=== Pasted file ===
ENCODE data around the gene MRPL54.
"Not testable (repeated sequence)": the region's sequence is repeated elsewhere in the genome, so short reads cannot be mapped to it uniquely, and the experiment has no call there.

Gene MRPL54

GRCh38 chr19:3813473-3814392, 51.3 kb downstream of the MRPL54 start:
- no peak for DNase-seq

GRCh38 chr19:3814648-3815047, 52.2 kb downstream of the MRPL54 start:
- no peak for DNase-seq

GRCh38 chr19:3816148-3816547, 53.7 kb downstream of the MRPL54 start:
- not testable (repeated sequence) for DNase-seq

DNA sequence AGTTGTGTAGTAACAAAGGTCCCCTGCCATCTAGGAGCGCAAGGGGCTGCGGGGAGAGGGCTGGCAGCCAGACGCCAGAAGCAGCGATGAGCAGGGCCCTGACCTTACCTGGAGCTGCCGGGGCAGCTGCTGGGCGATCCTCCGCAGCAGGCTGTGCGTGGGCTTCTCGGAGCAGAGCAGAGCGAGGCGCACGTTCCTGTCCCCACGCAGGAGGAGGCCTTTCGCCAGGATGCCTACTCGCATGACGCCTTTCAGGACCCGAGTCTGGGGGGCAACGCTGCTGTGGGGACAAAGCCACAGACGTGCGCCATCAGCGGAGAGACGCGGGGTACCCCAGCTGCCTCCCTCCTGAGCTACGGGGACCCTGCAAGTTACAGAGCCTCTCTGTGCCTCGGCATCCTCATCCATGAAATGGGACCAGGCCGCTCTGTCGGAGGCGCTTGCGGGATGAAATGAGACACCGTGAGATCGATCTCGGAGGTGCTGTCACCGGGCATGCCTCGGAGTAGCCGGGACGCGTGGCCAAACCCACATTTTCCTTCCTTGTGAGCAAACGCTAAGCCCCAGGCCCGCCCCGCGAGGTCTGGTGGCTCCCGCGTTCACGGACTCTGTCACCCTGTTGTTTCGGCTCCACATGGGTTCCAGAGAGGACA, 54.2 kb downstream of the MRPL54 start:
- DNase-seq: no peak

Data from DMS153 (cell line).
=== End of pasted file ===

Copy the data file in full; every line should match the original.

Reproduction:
ENCODE data around the gene MRPL54.
"Not testable (repeated sequence)": the region's sequence is repeated elsewhere in the genome, so short reads cannot be mapped to it uniquely, and the experiment has no call there.

Gene MRPL54

GRCh38 chr19:3813473-3814392, 51.3 kb downstream of the MRPL54 start:
- no peak for DNase-seq

GRCh38 chr19:3814648-3815047, 52.2 kb downstream of the MRPL54 start:
- no peak for DNase-seq

GRCh38 chr19:3816148-3816547, 53.7 kb downstream of the MRPL54 start:
- not testable (repeated sequence) for DNase-seq

DNA sequence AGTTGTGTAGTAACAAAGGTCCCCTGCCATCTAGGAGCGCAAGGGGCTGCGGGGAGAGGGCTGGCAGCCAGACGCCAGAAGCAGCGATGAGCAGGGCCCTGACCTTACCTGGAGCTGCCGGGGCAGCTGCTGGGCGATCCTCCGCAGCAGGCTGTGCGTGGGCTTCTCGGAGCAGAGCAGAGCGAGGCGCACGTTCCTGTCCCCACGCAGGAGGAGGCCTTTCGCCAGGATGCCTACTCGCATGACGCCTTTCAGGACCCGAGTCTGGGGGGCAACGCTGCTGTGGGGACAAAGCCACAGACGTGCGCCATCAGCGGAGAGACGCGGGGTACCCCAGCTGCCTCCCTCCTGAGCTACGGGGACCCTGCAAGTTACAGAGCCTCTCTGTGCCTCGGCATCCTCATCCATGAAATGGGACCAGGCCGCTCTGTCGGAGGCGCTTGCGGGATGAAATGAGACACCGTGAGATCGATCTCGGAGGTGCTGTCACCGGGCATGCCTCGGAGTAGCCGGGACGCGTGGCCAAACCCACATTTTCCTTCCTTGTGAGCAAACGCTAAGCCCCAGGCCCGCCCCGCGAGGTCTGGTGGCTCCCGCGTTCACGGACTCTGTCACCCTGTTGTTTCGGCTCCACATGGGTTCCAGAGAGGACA, 54.2 kb downstream of the MRPL54 start:
- DNase-seq: no peak

Data from DMS153 (cell line).